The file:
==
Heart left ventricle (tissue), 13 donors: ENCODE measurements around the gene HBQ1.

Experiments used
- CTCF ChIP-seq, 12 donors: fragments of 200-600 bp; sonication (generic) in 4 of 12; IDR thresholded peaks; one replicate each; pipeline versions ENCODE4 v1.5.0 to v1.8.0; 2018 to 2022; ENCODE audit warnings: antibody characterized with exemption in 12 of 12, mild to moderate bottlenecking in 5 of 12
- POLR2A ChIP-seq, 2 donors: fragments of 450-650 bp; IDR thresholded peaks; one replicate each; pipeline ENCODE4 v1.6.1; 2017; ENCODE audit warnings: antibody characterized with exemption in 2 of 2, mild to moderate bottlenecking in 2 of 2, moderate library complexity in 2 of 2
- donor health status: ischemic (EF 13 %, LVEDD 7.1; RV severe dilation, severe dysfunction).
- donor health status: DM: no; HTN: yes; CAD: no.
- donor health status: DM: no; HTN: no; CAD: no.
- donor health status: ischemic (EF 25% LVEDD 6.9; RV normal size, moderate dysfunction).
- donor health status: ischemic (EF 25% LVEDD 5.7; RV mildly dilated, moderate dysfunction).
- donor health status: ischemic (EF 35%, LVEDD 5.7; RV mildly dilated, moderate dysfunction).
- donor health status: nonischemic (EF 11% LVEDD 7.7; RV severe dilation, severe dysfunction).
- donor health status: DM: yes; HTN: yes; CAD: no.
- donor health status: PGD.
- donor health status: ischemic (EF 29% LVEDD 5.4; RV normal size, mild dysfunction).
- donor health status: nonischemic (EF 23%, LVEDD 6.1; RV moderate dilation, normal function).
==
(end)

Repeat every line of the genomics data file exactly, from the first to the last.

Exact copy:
Heart left ventricle (tissue), 13 donors: ENCODE measurements around the gene HBQ1.

Experiments used
- CTCF ChIP-seq, 12 donors: fragments of 200-600 bp; sonication (generic) in 4 of 12; IDR thresholded peaks; one replicate each; pipeline versions ENCODE4 v1.5.0 to v1.8.0; 2018 to 2022; ENCODE audit warnings: antibody characterized with exemption in 12 of 12, mild to moderate bottlenecking in 5 of 12
- POLR2A ChIP-seq, 2 donors: fragments of 450-650 bp; IDR thresholded peaks; one replicate each; pipeline ENCODE4 v1.6.1; 2017; ENCODE audit warnings: antibody characterized with exemption in 2 of 2, mild to moderate bottlenecking in 2 of 2, moderate library complexity in 2 of 2
- donor health status: ischemic (EF 13 %, LVEDD 7.1; RV severe dilation, severe dysfunction).
- donor health status: DM: no; HTN: yes; CAD: no.
- donor health status: DM: no; HTN: no; CAD: no.
- donor health status: ischemic (EF 25% LVEDD 6.9; RV normal size, moderate dysfunction).
- donor health status: ischemic (EF 25% LVEDD 5.7; RV mildly dilated, moderate dysfunction).
- donor health status: ischemic (EF 35%, LVEDD 5.7; RV mildly dilated, moderate dysfunction).
- donor health status: nonischemic (EF 11% LVEDD 7.7; RV severe dilation, severe dysfunction).
- donor health status: DM: yes; HTN: yes; CAD: no.
- donor health status: PGD.
- donor health status: ischemic (EF 29% LVEDD 5.4; RV normal size, mild dysfunction).
- donor health status: nonischemic (EF 23%, LVEDD 6.1; RV moderate dilation, normal function).